With the potential of a debilitating liability lawsuit hanging over their heads, building boards and associations do not want to skimp on quality snow removal. Schwartz suggests associations avoid hiring a local handyman or group of neighborhood kids for the job and sticking to the specialists—landscapers, engineers, and professional removal experts—to guarantee quality work.
“We're a seasonal business, we're not a landscaper,” Schwartz says. “I found it's better to work with a company whose sole source of revenue and profession is snow removal. When a company does snow removal and [a bunch of other things], that tells you something. In most cases what they're doing is just throwing a plow on one of their trucks. All of our trucks are strictly used for plowing.”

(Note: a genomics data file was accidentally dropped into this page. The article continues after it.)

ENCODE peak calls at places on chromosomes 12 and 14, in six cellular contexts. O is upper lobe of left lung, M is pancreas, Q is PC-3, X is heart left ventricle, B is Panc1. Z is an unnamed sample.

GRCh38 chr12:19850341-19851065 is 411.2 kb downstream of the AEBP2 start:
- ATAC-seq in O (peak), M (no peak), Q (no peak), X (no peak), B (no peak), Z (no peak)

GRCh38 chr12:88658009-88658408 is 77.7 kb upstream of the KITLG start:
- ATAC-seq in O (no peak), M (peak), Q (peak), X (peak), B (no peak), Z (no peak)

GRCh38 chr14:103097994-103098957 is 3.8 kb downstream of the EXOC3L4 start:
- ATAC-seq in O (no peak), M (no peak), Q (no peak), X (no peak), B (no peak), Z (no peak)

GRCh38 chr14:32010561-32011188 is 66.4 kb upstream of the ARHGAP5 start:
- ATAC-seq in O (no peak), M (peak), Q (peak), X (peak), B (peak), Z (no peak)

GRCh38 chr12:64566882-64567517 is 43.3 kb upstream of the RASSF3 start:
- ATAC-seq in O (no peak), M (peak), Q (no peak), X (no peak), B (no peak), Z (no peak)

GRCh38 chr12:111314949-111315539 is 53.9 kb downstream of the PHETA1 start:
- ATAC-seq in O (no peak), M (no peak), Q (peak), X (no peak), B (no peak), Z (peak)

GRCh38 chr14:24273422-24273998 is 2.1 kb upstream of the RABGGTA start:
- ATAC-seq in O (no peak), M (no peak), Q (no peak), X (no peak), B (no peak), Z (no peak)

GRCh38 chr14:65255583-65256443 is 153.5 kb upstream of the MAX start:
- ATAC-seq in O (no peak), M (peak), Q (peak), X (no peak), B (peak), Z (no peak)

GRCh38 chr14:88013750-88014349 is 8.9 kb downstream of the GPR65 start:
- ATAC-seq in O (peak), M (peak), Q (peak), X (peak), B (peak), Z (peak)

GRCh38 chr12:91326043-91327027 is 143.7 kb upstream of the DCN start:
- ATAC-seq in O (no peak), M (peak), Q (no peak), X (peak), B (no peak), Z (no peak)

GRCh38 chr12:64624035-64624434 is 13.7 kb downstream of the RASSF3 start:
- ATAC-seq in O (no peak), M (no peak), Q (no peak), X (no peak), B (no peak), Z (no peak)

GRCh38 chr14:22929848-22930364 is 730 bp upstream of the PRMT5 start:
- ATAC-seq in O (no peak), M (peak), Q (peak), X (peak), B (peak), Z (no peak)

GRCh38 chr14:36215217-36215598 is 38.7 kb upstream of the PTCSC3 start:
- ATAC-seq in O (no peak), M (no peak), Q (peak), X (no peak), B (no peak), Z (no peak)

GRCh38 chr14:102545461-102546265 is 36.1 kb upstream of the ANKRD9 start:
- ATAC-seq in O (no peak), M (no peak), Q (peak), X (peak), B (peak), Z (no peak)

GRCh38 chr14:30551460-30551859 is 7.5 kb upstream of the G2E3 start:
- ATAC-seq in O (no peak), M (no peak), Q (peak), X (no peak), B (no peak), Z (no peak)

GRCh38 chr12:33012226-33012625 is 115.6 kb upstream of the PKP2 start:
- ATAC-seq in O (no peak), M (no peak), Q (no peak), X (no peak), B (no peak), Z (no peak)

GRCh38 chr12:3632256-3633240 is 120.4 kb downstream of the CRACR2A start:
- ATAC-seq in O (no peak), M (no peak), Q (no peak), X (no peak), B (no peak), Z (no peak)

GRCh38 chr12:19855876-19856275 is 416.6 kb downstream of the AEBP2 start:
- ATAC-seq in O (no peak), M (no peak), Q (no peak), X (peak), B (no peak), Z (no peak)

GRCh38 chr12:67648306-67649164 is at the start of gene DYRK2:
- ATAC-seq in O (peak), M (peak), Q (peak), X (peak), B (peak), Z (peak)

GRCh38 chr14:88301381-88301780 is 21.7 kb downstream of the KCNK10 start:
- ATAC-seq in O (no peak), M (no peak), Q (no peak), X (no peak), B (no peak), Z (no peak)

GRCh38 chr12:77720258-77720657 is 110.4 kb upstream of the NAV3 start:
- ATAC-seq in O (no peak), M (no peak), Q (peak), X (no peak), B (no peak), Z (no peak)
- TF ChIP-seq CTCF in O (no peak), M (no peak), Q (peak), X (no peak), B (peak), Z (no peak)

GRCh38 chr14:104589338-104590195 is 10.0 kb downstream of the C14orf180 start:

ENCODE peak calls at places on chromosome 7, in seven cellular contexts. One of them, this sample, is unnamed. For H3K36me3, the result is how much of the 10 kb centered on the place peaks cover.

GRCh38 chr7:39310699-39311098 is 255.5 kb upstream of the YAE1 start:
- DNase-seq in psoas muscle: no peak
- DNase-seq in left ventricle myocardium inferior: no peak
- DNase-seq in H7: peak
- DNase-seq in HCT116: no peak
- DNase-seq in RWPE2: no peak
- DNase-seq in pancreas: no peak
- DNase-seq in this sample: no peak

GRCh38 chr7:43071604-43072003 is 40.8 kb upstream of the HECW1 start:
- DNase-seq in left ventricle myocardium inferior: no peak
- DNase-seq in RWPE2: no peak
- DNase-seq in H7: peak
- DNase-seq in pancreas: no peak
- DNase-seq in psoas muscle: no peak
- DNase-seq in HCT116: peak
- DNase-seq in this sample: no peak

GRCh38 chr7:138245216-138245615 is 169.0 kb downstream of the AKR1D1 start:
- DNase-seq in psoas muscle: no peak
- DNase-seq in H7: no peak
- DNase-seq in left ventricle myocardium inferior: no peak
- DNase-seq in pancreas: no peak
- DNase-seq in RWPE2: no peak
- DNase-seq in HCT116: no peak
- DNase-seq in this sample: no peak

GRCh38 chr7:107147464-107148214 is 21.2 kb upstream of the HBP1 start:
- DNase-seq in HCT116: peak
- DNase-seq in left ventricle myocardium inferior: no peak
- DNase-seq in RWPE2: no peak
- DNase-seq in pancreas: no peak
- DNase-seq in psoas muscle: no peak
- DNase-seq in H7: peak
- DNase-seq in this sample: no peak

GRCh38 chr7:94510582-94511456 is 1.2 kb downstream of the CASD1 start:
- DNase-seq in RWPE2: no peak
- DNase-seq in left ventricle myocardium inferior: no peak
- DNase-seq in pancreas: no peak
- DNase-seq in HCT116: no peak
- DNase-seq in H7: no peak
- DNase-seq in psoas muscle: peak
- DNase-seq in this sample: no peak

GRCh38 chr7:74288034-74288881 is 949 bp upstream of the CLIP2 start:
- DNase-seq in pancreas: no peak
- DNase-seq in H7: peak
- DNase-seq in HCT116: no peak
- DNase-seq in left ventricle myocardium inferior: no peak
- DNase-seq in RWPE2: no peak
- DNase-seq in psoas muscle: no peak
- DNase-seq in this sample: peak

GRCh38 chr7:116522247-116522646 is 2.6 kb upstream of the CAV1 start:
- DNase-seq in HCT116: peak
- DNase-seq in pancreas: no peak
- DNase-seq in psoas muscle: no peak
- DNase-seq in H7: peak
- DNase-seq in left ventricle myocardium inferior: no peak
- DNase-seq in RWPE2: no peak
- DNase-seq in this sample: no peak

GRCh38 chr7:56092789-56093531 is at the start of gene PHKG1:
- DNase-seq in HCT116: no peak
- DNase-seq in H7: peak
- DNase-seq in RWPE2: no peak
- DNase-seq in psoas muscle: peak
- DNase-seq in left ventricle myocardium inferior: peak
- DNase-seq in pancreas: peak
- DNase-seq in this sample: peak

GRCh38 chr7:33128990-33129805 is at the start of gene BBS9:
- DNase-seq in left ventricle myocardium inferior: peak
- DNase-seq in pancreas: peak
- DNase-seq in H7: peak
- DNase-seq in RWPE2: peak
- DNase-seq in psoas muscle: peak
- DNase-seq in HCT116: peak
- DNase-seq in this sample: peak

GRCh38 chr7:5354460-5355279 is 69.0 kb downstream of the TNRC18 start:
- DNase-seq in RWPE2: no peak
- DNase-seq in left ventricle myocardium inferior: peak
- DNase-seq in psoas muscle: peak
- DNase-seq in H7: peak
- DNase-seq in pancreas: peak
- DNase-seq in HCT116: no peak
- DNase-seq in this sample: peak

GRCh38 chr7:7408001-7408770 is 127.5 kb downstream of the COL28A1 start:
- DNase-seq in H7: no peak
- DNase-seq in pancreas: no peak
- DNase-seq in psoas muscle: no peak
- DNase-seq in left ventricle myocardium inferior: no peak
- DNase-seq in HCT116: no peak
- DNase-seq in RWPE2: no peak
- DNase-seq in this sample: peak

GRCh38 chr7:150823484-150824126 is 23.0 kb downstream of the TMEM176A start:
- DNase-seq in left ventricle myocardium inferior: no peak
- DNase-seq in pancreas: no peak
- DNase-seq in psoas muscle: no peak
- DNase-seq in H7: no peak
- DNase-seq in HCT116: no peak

With the proper tools and crew in tow, making it through the harsh winter without any slips or falls is doable. Surviving the cruel wind chill without frostbite? Well, that's another story.
Jennifer Grosser is a Massachusetts-based freelance writer. Editorial Assistant Enjolie Esteve contributed to this article.